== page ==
A Good Deed Brings Good Reads

When Andrew Carnegie, a 19th century industrialist and philanthropic powerhouse, accumulated his multimillion-dollar fortune through his family’s railroad and steel business, he gifted the River City with more than a means of transportation. Carnegie spread his wealth with hefty grants to erect more than 2,500 public libraries across the world, including 164 in Indiana alone. In 1909, members of Evansville’s West Side Business Association wrote Carnegie and requested funds for four public libraries. They later received $50,000, and used the funds to construct two Carnegie library branches, on Evansville’s East and West sides.

Today, these facilities are two of eight libraries in the Evansville Vanderburgh Public Library system. Led by Executive Director Marcia Au, EVPL claimed a spot on the 2010 Top Ten American Library list from Hennen’s American Public Library Ratings and received a four-star rating in Library Journal.

The two Carnegie libraries are part of that success. Located 3.5 miles apart in Bayard Park and West Side Library Park, they were opened and dedicated on Jan. 1, 1913. Among trees and park benches, these historical buildings are preserved as traditional, community libraries, says Amy Mangold, EVPL community relations and development officer. For that reason, the city’s Carnegie libraries look very different from its new — and also architecturally significant — libraries. “You aren’t going to see an energy efficient green roof and very open spaces like you see at Oakland (Library),” she says.

Each Carnegie branch was designed and constructed simultaneously by Evansville architect Clifford Shopbell. To execute Carnegie’s style, says Mangold, Shopbell included an exterior staircase that Carnegie believed would “take you to a higher place of learning.” The Bedford limestone is etched with Carnegie’s name, and the symmetrical facades, ornately carved stone window trim, and large stone blocks at the corners suggest a Renaissance revival style that Shopbell used on several of his Carnegie library sites. Marble floors, brass lamps, and dark oak bookshelves also are distinctive Carnegie features, and they each have that “unique smell of an old library that brings back childhood memories,” says Mangold.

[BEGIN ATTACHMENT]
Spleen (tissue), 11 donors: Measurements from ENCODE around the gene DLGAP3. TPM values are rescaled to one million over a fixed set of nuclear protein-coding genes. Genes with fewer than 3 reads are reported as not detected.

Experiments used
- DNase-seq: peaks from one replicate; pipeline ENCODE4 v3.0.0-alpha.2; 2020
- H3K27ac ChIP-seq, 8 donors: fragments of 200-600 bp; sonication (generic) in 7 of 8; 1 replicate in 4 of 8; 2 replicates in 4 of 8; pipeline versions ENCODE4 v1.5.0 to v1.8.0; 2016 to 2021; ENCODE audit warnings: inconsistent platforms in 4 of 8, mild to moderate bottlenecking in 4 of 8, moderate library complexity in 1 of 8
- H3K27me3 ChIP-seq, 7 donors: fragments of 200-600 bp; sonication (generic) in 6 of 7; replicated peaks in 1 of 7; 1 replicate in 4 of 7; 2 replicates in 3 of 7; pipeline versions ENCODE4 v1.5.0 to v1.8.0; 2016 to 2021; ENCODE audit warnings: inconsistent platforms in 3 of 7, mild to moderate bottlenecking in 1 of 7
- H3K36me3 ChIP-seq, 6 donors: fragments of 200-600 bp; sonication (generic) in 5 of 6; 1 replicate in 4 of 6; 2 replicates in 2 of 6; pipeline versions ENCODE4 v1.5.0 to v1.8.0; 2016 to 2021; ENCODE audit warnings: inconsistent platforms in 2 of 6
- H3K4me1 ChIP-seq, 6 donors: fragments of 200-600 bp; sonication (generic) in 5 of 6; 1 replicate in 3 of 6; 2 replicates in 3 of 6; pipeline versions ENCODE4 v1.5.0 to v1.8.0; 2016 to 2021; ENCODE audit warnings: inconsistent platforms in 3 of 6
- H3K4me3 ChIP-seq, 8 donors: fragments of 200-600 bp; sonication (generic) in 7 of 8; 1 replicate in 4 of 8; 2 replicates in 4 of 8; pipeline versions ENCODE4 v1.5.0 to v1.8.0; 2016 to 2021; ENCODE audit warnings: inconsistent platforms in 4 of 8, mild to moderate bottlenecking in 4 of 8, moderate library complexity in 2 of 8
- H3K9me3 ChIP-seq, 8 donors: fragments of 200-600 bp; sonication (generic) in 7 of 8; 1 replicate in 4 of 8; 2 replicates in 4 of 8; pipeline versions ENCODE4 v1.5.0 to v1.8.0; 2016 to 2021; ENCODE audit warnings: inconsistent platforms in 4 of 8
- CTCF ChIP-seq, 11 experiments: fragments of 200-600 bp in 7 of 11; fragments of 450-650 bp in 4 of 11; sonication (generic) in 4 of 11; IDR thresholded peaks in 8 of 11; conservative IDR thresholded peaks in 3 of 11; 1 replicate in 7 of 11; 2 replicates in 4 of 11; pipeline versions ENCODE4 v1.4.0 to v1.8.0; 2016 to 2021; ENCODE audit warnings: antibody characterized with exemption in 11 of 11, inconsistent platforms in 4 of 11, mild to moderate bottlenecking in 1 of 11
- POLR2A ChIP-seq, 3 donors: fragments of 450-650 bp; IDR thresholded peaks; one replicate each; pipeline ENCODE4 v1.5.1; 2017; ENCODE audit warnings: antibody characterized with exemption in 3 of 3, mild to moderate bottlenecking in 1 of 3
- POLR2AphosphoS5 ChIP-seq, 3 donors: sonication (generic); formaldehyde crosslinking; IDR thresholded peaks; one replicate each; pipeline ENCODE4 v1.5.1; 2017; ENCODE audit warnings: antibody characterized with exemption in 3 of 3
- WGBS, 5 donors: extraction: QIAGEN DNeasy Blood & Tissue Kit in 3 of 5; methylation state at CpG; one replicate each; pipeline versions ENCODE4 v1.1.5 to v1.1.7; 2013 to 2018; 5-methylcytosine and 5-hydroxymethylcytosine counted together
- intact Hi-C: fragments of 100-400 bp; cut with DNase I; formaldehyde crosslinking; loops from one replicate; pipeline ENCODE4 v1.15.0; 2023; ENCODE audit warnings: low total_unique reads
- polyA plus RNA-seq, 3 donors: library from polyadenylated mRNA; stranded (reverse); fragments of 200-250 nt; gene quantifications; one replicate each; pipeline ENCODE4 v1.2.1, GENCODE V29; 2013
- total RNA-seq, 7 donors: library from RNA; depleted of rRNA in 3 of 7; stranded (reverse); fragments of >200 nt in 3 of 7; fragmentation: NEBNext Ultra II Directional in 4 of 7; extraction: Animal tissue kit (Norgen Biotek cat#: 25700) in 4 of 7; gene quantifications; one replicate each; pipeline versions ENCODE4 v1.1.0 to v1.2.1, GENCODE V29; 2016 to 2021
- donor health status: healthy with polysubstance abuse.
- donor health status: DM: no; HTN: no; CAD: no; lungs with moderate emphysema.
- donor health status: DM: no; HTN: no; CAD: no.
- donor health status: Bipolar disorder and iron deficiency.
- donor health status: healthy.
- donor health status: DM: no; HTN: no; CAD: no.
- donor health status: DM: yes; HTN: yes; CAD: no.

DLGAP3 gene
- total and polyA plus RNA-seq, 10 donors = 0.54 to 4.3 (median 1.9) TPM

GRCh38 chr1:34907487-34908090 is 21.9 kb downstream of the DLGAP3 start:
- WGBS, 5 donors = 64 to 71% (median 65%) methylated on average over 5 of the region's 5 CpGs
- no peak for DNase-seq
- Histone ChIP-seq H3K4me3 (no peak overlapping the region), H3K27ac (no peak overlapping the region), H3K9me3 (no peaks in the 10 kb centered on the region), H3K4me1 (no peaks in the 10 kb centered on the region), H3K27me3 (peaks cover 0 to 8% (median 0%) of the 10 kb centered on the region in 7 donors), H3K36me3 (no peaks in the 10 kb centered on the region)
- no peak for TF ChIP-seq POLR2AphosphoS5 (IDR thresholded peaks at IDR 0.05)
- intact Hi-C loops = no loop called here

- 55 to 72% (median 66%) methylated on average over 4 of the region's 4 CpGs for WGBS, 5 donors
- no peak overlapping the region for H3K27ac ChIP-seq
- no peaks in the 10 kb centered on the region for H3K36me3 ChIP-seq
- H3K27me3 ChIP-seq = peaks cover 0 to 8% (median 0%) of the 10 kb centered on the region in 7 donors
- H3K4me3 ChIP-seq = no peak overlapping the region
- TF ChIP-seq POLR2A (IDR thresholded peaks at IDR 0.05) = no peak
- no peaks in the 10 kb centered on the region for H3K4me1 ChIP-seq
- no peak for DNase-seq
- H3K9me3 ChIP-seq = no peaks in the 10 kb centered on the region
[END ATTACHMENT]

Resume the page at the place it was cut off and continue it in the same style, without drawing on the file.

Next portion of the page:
Beyond the libraries’ sights and smells are the books. Since 1913, each branch has accumulated more than 25,000 items, varying from books, DVDs, and CDs. These are places for children’s story time, adult classes, senior citizen computer classes, and meetings for neighborhood organizations.

Of the estimated 100 Carnegie libraries remaining in Indiana, around 40 are occupied for other purposes such as the police department in Boonville, Ind. In 2010, more than 75,000 people passed through the Carnegie branches. “We’re glad that people appreciate these locations,” says Mangold, “because it does say a lot about the history of library service here in the Evansville community.”

Cherry Street Carnegie Library
After the East and West Side Carnegie libraries were up and running, Evansville’s chief librarian envisioned a library for African Americans (due to segregation at that time). She requested additional funding from Carnegie, and received $10,000 to build the Cherry Branch Library. It opened Nov. 24, 1914, with 2,800 books. Sold to the Boy Scouts in 1955, the building was razed in the 1970s.

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